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Halifax, Edgecomb, Orange, Johnston, and Northampton. The district of Salisbury contains three counties namely, Mecklenburgh, Anson, and Rowan. The district of Wilmington six counties, Viz. Cumberland, Bladen, New Hanover, Duplin, Brunswick and Onslow, and the district of Newbern contains the counties of Craven and Dobbs, Pitt, Beaufort and Hyde. In each of these districts there is twice in every year held a court by the chief justice of the province for the time being, and the associate judge of the district jointly, or by either of these judges in the absence of the other. The associate judge for Salisbury district must be a lawyer by profession. He has a salary from the province of one hundred pounds current money of the province for every court he holds in the district, and has all the power and authority of the chief justice in that district and in the absence of that Majestrate. It is not necessary that the other four associate justices be lawyers, their offices are purely honorary attended with no profits worth mentioning and though they have an equal voice with the chief justice in all cases whatever when present, yet in his absence their power is much limited, for in that event they must not give judgment in any cause where matter of law arises. The jurisdiction of each associate is confined to the district for which he is appointed.

The chief justice is in this province an officer of dignity, trust and importance, for he is the great judge at common law of all causes, civil and criminal, above the value of twenty pounds currency in civil actions and those that extend to a life or member in criminal cases, and in fact in this province there is lodged in him all the powers and authorities vested in both the courts of Kings Bench and Common Pleas in England. When sickness or other extraordinary accidents don't intervene he sits judge in all of these districts, Salisbury only excepted, where he may also preside when he pleases, although that don't often happen on account of its remote situation: and in the absence of the associate for the district is sole judge. Besides the powers and authorities which this court hath in common with the courts of law in Westminister, it has some other peculiar to itself, for Writs of Error and of Certiorari not only lye from this court to the inferiour courts of the different counties within the respective districts but likewise the persons dissatisfyed with the judgements and verdicts in these inferiour courts may on motion immediately after such judgments or verdicts have an appeal to the superiour courts of the district and by transmitting a coppy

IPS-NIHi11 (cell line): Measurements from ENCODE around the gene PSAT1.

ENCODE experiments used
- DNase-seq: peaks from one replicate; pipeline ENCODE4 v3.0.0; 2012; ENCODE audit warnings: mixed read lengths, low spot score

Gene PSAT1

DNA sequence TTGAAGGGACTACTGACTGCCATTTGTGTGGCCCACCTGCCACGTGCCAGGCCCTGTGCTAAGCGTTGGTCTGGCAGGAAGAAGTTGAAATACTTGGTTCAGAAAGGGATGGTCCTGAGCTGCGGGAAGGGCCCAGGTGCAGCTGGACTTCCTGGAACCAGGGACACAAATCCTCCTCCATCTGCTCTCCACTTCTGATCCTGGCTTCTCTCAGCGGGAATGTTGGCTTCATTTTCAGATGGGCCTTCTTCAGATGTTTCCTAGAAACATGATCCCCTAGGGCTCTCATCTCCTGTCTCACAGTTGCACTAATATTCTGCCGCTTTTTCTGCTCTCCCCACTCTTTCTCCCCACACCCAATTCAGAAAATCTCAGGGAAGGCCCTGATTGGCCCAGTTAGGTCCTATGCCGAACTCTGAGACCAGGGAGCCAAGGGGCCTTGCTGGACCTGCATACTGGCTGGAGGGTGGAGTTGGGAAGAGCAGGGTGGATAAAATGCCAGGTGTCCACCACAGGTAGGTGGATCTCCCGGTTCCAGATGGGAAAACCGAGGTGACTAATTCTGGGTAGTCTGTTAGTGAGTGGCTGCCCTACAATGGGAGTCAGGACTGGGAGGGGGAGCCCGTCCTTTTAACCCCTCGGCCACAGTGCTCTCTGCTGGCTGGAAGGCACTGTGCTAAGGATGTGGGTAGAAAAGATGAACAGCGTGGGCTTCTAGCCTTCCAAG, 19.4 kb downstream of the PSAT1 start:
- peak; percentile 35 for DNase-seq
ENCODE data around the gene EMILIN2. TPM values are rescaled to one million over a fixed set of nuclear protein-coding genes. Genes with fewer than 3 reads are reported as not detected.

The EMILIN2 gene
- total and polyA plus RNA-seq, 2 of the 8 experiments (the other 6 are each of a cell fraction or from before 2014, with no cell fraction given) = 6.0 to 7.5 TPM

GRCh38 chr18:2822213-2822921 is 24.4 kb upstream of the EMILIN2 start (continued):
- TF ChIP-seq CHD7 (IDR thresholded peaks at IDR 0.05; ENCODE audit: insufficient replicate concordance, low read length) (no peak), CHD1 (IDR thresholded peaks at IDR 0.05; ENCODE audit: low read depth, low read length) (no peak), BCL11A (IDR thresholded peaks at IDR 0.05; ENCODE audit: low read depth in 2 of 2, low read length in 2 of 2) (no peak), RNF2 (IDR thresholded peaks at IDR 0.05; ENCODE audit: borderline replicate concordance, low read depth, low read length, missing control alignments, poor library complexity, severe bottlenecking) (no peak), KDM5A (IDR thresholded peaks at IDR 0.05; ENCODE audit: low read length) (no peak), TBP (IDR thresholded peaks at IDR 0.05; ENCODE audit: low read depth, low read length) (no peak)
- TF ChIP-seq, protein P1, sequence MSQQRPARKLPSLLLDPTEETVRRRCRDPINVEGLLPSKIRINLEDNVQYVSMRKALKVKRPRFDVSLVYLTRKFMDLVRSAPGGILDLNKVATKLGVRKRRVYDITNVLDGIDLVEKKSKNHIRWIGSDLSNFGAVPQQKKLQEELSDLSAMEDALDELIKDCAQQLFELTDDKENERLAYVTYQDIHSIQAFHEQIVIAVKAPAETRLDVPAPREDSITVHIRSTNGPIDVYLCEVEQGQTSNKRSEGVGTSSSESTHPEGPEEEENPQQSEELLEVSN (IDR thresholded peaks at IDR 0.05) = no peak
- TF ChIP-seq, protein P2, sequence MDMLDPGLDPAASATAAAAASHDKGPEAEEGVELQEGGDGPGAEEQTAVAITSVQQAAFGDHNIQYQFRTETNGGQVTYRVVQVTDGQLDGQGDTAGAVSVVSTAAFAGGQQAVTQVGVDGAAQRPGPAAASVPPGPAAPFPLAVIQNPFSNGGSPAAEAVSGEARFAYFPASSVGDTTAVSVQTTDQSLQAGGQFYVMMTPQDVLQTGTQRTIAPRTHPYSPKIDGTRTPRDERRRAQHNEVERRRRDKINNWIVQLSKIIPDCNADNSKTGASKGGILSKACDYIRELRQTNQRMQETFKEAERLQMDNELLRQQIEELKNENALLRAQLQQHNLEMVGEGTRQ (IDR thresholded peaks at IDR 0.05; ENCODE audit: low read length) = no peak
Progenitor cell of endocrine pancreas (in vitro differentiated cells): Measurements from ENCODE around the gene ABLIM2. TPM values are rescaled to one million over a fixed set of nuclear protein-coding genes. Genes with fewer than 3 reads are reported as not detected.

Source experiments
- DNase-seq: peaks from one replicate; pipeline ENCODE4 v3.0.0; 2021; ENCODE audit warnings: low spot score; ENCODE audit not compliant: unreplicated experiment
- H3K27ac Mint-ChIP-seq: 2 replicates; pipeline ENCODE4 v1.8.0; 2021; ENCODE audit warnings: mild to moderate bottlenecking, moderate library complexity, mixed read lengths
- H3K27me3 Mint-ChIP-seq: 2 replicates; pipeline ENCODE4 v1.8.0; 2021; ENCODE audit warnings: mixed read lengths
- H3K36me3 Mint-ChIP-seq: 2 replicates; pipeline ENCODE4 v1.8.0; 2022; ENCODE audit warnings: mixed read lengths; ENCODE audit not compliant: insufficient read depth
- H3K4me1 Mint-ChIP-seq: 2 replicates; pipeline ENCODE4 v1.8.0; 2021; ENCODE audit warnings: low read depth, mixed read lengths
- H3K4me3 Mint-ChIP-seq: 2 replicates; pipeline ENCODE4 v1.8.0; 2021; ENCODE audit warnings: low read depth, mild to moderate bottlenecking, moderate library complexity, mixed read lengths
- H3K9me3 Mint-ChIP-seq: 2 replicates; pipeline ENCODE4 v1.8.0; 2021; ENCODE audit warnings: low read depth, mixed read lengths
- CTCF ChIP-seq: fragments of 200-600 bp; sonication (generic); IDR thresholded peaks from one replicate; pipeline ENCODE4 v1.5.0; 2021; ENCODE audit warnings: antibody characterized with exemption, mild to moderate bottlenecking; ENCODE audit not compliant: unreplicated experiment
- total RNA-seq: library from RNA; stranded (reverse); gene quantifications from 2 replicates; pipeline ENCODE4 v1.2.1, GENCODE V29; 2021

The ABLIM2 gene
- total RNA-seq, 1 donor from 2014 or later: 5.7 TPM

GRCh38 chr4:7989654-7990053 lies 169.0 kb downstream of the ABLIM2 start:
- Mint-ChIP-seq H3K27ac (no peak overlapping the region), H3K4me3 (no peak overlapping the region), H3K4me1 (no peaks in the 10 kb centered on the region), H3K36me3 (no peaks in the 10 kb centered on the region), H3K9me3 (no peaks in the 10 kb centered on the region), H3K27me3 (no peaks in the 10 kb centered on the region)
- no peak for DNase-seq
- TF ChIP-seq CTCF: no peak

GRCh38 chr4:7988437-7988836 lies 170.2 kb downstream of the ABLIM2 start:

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of the records from the inferiour to the superiour courts have a new tryal there. This court also upon motion grants orders for Letters of Administration to issue to the nearest of kin to the intestate or to the greatest creditor, and may compel an exhibition of Wills in order to a legal probation, and take the probate of Wills and order these to be recorded, but in all of these cases the person having a right to administer on the estate or to execute the Will thinking himself injured may enter a caveat against the person obtaining the order which stays the issuing of Letters of Administration or Testamentary until the matter in controversy is reheard and determined by the governor and council. The judges of this court hath likewise an equitable jurisdiction in common with the Court of Chancery by bill in equity for recovery of legacies, filial portions, distributive shares of intestates estates, sums of money or other estate due by guardians, executors or administrators. The law for establishing this court is not older than the year 1762, and was temporary to continue for two years only, but from experience of the utility thereof the time has been prolonged and the law is now in force and continues to the end of the next session of Assembly. The Chief Justice and his associates hold their offices during pleasure and besides the oaths to the government do each take an oath of fidelity in office. The Chief Justice hath the power of appointing the clerks in civil causes in all the different districts who hold during his pleasure, and at entering upon their office must take the oaths to the government, and an oath of fidelity in office, and at the same time swear that neither they or any in their behalf hath paid or undertaken to pay any gratuity or consideration for their offices. There is likewise belonging to every district a Clerk of the Crown for each court in the appointment of the Secretary, this clerk holds during the pleasure of his constituents. The other officers of the court are the sheriffs of the several counties within each district who execute the orders of the court, and the Sheriff and Cryer. The Attorney General and the other attorneys at law will be afterwards mentioned. Parties who think themselves injured by the judgments of this court apply for redress by a bill in equity filed in the Court of Chancery, and at the same time to the governor, who according as there is equity suggested and sworn to grants or refuses an injunction to stay proceedings at common law until further hearing in Chancery. Of this enough hath been said already only that on intimation of this writ to the